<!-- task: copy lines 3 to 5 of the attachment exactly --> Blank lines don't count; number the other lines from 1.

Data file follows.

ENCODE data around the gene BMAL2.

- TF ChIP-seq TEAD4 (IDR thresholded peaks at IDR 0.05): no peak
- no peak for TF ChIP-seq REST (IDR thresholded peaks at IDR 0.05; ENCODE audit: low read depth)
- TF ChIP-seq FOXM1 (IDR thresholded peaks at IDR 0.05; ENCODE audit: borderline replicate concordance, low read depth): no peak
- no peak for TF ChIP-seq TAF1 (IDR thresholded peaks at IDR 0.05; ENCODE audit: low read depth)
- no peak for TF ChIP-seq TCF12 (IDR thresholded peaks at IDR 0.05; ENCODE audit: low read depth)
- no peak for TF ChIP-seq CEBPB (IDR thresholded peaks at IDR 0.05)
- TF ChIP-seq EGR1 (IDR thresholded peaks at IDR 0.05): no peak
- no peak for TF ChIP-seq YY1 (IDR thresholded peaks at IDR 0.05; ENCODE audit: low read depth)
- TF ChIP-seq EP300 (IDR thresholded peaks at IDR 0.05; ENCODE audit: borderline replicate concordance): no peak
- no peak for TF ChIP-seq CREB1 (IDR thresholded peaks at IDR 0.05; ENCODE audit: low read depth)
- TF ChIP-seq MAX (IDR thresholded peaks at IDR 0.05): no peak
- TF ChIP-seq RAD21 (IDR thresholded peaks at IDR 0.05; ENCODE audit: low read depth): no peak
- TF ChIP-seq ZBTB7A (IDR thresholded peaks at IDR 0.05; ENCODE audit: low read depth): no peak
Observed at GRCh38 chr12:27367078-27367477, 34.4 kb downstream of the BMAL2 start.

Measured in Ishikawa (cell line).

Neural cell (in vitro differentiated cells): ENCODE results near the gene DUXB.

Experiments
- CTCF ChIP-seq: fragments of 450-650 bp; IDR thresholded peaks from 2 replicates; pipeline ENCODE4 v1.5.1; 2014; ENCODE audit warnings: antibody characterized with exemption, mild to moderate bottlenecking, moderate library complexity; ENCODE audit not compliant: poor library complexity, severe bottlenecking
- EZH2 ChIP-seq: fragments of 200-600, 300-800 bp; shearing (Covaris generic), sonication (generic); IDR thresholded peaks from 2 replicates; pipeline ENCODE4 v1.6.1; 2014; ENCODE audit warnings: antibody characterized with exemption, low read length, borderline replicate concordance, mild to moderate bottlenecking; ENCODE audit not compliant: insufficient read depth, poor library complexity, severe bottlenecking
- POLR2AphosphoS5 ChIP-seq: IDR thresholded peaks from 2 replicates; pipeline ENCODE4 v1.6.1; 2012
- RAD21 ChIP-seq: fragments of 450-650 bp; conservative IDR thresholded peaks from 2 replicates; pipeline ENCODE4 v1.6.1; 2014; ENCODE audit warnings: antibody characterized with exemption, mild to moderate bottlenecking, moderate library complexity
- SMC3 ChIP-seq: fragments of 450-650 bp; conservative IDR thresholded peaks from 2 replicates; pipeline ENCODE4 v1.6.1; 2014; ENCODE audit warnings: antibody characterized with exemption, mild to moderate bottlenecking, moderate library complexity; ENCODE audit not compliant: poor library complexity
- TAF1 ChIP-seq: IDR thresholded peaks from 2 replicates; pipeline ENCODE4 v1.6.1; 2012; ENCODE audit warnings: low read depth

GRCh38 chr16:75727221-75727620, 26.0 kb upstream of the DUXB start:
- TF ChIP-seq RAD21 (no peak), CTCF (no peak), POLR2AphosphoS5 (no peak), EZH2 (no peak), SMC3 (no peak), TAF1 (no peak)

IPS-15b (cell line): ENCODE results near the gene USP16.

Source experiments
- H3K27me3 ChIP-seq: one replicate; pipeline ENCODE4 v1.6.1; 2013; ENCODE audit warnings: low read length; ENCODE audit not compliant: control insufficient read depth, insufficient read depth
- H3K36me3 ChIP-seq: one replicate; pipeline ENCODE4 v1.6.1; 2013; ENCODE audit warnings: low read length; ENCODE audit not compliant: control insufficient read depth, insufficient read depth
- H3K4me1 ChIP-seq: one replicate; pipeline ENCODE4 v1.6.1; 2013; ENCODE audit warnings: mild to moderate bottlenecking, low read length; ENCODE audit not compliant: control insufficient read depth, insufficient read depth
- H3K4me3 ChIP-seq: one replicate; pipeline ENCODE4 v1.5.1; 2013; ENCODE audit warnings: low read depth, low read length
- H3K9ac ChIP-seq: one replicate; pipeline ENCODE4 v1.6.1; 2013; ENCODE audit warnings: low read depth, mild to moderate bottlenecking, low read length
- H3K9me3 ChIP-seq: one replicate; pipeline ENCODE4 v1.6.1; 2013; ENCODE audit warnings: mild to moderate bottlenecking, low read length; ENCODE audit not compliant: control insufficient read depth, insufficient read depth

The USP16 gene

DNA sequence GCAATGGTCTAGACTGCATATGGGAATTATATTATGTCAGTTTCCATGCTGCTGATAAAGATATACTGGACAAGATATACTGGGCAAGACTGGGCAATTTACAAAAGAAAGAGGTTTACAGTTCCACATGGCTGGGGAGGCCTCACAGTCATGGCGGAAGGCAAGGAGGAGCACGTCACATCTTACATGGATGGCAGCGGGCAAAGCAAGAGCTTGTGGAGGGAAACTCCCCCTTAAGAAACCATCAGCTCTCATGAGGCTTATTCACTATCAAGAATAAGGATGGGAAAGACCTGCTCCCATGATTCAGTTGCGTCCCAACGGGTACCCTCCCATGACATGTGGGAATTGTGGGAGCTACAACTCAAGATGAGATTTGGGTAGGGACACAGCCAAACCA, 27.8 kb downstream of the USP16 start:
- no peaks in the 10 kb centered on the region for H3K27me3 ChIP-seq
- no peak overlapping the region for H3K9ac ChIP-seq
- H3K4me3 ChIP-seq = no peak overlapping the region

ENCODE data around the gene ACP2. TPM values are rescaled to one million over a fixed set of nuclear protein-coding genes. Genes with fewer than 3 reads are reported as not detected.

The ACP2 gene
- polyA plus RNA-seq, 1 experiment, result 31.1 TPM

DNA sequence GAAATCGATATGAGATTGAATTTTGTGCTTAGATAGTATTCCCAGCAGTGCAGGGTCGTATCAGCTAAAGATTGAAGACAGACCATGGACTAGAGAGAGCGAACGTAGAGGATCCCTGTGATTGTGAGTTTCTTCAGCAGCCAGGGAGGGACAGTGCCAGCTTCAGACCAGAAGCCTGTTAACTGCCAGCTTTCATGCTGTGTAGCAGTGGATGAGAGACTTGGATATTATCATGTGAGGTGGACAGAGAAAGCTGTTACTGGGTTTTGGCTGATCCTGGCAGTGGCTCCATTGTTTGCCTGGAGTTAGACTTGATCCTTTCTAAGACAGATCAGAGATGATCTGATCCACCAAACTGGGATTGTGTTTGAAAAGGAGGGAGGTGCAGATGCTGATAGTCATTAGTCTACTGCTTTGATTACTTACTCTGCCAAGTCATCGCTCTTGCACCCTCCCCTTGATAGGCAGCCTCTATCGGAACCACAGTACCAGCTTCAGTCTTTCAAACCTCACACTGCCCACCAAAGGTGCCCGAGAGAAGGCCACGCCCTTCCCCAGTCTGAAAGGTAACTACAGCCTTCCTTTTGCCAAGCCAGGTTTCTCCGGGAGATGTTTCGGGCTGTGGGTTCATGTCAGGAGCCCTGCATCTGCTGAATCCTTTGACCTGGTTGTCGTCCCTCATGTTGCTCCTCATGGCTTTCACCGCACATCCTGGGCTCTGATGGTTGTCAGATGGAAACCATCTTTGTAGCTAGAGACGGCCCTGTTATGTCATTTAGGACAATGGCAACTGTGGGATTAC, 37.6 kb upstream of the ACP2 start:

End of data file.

- no peak for TF ChIP-seq REST (IDR thresholded peaks at IDR 0.05; ENCODE audit: low read depth)
- TF ChIP-seq FOXM1 (IDR thresholded peaks at IDR 0.05; ENCODE audit: borderline replicate concordance, low read depth): no peak
- no peak for TF ChIP-seq TAF1 (IDR thresholded peaks at IDR 0.05; ENCODE audit: low read depth)